Kadarka, Cadarca, Gamza

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Based on a post first written and posted for Blue Danube Wines and a masterclass at RoVinHud in Romania, November 2016. Updated 16 March 2017 following a Kadarka tasting in Szekszárd.

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Line up of Kadarka wines from Romania, Serbia and Hungary at my masterclass RoVinHud in Romania

Hungary is increasingly looking to its vinous history and indigenous varieties. There is a growing number of winemakers, who, with the help of research institutes like the one at Pécs, are replanting varieties which were almost lost during the phylloxera epidemic. Kadarka is one of those varieties now seeing a revival. It also happens to be my current favourite variety. Continue reading

Defining Szekszárdi Bikavér

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How often have we read a simple description defining a wine style, only to find that few wines match this? Indeed, with permutations including vintage, winemaker, terroir, how can one description sum up a region?

Szekszárdi Bikavér – Bikavér (“Bull’s Blood”) from Szekszárd in southern Hungary – is often described alongside Bikavér from Eger, 300km to the north, making descriptions even more confusing. Though they share the name Bikavér, and are both based on Kékfrankos, they are inevitably influenced by their different terroirs. Egri Bikavér is often identified as being bigger and more structural, but this difference is often less obvious when taking into account winemaking styles. Indeed, a major challenge facing both areas, is to define the unique qualities of each and the differences between them in the eyes of the international consumer. Kristian Kielmayer has neatly summed up the differences between the Bikavérs in his 2015 review of the annual tasting of the wines from the two regions.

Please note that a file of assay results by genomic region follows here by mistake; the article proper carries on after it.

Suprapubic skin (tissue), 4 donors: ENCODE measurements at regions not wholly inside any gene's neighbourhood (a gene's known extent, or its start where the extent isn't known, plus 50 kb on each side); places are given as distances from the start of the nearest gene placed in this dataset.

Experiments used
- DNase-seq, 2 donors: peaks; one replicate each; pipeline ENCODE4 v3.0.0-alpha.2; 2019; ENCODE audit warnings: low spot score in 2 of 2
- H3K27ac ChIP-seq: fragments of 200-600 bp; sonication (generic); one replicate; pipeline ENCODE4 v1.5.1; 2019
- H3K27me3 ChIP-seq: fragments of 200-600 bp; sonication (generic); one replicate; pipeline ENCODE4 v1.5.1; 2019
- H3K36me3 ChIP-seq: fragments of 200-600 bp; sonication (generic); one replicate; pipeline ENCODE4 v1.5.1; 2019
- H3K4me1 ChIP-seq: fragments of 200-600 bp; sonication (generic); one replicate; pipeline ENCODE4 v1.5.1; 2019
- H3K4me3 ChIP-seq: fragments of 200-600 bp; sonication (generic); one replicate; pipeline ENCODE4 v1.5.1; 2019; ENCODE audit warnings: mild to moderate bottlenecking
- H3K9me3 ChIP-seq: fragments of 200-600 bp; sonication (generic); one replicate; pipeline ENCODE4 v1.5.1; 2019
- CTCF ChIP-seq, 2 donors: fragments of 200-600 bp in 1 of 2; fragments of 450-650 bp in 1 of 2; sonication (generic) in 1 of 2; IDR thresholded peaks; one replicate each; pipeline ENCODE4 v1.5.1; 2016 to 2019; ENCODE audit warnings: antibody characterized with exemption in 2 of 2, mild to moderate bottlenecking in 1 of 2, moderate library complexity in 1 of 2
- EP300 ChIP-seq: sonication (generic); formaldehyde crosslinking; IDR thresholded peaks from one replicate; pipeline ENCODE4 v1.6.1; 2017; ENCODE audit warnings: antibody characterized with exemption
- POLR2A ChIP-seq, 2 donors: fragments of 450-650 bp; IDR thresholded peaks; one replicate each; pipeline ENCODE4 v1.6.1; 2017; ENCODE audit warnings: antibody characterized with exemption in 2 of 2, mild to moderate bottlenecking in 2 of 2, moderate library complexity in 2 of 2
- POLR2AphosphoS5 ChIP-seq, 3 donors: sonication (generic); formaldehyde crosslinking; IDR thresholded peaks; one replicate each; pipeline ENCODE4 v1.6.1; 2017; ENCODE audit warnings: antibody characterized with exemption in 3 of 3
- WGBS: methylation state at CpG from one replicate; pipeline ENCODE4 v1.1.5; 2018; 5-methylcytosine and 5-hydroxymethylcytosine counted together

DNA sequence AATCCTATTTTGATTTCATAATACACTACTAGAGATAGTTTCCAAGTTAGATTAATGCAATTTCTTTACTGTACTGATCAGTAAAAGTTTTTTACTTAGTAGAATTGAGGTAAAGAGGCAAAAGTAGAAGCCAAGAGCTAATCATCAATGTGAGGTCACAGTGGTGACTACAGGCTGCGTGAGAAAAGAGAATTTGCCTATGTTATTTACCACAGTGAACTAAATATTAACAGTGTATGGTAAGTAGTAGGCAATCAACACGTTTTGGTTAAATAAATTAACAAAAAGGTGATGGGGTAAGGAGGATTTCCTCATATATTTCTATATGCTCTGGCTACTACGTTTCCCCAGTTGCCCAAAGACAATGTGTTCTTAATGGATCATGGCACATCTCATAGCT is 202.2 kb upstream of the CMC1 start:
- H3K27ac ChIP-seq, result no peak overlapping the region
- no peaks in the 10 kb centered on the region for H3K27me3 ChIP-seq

Logo for the annual Eger vs Szekszárd Bikavér tasting

Logo for the annual Eger vs Szekszárd Bikavér tasting

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The Rosés of Serbia

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Tomislav Ivanov

Tomislav Ivanovic

With the world’s top men’s tennis player Novak Djokovic in the news in June announcing that he was buying a vineyard in his native Serbia, it seemed an appropriate time to consider Serbian rosés. I asked Serbian wine expert Tomislav Ivanovic, of Vinopedia, to describe the rosés made in Serbia and include some of the best examples.

Tomislav is: Author and editor-in-chief of website www.vinopedia.rs. Winner of Millesima Blog Award 2016. Wine writer and contributor to several wine magazines. Juror in national and international wine events (including Concours Mondial de Bruxelles). Focused on wines from Serbia and the Balkans. 

Rosé wines from Serbia

Serbian folk poetry shows that the ancestors of today’s Serbs were avid wine lovers. The turbulent history of Serbia nestled at the periphery of great empires where the West meets the East, resulting in an extensive collection of Serbian epic poetry. No wonder that medieval Serbian knights and warriors quenched their thirst with red wine rather than rosé. From their perspective, drinking elegant rosé with delicate aromas from a chalice did not match the image of a brave warrior, hero, defender against Turkish conquerors.

Travel writers who recorded their journeys across the Balkans in the Middle Ages, and local ampelographers in the eighteenth and nineteenth centuries, revealed that the Serbian population also consumed darker coloured rosé wine called Ružica (pronounced: roo-zhi-tza), resembling clairet wine. Continue reading